Harrison Ford's Extraordinary Measures
In his latest movie, the actor and producer brings to life the story of a father's quest to cure his children of Pompe disease.
Developing Enzyme Therapy continued...
Then came another blow. When Genzyme eventually developed a treatment for
Pompe, his kids "were rejected to be part of the original drug trials because
of conflict of interest," Ford says.
"That was more than frustrating," Crowley was quoted as saying in 2007.
"Even though the FDA was comfortable with Megan and Patrick being part of the
trial, the hospital's Internal Review Board rejected their application" because
he was an executive of the company. "So I made it easy for them," he says. "I
promptly quit my job." (Spoiler alert: In the film -- most likely for added
dramatic tension -- he's fired.)
This third-act setback does lead to a happy ending, however. Free from
Genzyme's constraints, Crowley's children received their first enzyme infusions
in January 2003. While the stages of their illness were too far advanced to
bring about complete recovery -- recent studies show infants receiving the
therapy lead nearly normal lives -- both Crowley kids immediately improved.
Megan's enlarged heart returned to its normal size within six months of getting
that first dose. Patrick, too, gained strength.
Harrison Ford: Airplane Pilot
Seven years on, they are relatively healthy and, most important, alive. And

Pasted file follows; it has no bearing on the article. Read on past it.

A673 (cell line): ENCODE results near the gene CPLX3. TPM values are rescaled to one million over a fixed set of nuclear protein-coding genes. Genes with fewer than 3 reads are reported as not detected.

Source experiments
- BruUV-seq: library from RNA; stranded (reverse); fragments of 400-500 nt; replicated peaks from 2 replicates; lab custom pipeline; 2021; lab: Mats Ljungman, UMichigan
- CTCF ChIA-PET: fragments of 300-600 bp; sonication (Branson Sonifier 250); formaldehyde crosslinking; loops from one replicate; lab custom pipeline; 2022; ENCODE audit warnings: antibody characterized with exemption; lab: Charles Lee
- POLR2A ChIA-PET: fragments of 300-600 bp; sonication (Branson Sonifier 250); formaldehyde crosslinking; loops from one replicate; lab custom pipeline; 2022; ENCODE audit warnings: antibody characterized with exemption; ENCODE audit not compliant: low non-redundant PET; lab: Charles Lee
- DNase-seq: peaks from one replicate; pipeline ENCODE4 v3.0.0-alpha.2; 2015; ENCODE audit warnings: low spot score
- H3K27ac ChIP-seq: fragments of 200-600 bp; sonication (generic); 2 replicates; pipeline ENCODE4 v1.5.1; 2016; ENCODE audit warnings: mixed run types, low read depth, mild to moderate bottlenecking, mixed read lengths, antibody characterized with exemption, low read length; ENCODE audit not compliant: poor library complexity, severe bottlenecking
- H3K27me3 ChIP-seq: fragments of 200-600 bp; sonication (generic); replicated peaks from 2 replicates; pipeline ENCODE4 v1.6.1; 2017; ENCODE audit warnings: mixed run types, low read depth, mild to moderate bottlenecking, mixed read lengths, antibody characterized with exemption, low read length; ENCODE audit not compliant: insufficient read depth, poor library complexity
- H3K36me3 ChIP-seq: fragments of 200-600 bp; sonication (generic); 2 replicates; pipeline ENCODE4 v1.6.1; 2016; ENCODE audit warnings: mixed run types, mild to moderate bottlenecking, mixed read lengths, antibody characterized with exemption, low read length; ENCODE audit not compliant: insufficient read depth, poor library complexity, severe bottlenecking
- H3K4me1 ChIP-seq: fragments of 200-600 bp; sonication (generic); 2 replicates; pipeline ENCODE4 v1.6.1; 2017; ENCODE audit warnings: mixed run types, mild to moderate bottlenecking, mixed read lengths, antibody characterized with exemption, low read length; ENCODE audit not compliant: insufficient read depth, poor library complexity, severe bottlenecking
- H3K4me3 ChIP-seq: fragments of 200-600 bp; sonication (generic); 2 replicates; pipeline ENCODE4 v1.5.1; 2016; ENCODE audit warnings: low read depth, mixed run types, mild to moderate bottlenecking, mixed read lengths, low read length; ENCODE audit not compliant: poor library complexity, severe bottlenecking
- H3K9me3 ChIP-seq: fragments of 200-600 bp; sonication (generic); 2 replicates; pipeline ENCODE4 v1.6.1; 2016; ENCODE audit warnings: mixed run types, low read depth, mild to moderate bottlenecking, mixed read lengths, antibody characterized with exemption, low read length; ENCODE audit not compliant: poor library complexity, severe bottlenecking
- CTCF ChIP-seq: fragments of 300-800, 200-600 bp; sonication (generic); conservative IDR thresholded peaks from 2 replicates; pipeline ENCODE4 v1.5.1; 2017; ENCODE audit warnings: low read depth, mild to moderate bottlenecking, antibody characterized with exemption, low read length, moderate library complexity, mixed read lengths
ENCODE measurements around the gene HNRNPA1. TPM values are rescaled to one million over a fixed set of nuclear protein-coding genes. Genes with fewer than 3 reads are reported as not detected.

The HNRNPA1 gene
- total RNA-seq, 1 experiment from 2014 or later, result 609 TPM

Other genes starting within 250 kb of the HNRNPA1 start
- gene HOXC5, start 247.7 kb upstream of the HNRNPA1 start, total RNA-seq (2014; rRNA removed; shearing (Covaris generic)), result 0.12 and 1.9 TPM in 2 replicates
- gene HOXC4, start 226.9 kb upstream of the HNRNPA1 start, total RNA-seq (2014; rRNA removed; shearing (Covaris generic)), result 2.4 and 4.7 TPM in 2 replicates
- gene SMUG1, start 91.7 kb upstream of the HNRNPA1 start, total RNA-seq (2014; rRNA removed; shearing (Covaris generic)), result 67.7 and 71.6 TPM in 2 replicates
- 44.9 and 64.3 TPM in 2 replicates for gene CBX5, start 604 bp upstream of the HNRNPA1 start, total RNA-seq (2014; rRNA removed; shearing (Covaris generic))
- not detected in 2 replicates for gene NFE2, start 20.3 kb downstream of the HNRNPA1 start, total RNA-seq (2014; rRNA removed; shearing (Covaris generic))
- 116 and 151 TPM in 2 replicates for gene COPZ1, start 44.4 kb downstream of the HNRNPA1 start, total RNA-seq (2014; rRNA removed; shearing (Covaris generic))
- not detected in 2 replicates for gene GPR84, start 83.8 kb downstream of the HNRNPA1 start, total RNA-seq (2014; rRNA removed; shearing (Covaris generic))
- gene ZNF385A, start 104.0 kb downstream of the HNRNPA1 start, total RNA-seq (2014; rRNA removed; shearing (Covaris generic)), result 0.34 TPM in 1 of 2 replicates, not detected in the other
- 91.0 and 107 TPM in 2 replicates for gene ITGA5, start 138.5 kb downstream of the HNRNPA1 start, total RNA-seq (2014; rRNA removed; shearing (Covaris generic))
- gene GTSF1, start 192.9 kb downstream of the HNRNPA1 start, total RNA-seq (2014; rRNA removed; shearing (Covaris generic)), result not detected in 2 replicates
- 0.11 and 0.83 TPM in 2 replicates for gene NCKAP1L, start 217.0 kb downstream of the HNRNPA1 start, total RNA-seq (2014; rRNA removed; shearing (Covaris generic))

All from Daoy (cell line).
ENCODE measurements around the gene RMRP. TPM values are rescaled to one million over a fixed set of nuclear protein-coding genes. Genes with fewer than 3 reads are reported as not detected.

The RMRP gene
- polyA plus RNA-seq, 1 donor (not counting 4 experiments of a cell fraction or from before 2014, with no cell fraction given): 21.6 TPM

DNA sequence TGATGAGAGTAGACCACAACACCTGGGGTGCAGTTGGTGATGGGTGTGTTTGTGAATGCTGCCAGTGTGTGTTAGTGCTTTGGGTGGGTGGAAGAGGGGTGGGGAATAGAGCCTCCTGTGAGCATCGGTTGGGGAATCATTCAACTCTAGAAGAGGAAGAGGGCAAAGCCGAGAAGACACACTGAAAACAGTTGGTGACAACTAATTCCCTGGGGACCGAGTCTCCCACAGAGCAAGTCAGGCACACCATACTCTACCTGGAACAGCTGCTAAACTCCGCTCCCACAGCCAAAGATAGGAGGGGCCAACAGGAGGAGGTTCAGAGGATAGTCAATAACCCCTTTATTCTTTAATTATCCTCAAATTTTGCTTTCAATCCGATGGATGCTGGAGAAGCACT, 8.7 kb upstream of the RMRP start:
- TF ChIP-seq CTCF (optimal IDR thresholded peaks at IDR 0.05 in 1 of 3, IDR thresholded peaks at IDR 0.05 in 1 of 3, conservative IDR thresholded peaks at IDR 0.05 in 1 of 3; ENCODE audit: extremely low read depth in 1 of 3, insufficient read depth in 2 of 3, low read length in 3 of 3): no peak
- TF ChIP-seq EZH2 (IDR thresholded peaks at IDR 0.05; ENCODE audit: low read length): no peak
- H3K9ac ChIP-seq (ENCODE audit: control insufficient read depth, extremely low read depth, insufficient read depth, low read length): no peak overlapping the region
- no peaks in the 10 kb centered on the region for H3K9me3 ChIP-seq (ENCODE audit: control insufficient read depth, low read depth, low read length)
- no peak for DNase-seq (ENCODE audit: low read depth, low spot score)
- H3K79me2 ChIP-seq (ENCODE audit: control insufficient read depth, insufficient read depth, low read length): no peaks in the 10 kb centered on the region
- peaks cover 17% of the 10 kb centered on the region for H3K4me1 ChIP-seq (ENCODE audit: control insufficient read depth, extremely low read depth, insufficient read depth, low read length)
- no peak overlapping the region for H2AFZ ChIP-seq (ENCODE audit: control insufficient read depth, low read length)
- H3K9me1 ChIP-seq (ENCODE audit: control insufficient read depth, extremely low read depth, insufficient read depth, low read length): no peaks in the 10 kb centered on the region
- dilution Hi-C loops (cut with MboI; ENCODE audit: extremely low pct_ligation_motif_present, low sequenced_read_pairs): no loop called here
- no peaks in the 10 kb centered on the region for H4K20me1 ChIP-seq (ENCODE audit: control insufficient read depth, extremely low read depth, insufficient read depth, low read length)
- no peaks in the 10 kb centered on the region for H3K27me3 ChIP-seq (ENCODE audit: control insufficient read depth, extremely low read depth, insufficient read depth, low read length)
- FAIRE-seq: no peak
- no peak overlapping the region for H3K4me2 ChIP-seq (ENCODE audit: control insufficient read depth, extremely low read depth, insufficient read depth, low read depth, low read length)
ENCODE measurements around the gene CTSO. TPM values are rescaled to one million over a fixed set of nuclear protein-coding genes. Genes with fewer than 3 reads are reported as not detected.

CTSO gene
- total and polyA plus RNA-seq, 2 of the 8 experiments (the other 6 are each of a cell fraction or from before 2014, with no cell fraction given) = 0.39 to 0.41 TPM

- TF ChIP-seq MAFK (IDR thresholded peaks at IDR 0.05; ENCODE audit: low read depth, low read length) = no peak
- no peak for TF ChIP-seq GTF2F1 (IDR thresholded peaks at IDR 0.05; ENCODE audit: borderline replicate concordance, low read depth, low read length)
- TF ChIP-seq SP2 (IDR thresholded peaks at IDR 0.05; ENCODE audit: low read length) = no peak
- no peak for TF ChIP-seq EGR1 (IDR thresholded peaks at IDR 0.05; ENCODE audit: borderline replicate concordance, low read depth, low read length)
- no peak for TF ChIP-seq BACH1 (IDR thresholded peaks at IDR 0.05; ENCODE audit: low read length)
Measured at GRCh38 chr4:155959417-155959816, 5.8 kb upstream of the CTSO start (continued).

they consider their father -- whose memoir about the experience, Chasing
Miracles: The Crowley Family Journey of Strength, Hope, and Joy, is due out
in January -- a true action hero.
Just don't call Ford that -- at least not to his face. The "action star"
moniker, he thinks, comes from "my films that have made the most money. But
[those who elevate him to such status] are not relating to my whole body of
work." Even if Ford's biggest parts admittedly do involve light sabers, swords,
or the occasional bullwhip, his protagonists are, without exception, "in way
over their heads," he insists. He sees himself as a character actor who just
happens to be a leading man. Extraordinary Measures included, he
gravitates to plum roles that reveal "a path of development … I'm not a
professional showoff. I'm a storyteller."
But if acting is all about taking action, look no further than to one of
Hollywood's biggest icons. Ford has never rested on his Han Solo-Indiana
Jones-Jack Ryan laurels. He challenges himself. Here at the Santa Monica
Airport, he houses three of his own small planes and a helicopter.
"Around 14 years ago, I realized I hadn't learned anything new in a very
long time," he says. "I wanted to learn how to fly: the skill of it all, the
interface between responsibility and the freedom it grants you. It reinvented
the world for me, and how I answer the question, 'What do you do?' Well, I now
can say 'pilot.'"
These days, when Ford isn't busy searching for the next great script, he's
hanging out in remote northern Idaho with his flying buddies.
"We set up a camp in one of these wilderness strips," he says, "and each day
we break up into five or six flights and land in challenging places. It's
beautiful, but it's about practicing, about what gets you safely up and
Ford also regularly flies between Los Angeles and his home in Jackson Hole,
Wyo., one of several residences he shares with his fiancée, actor Calista
Flockhart, and her son, Liam, 9. The actor also has four grown children --
Benjamin, Willard, Malcolm, and Georgia -- from two previous marriages.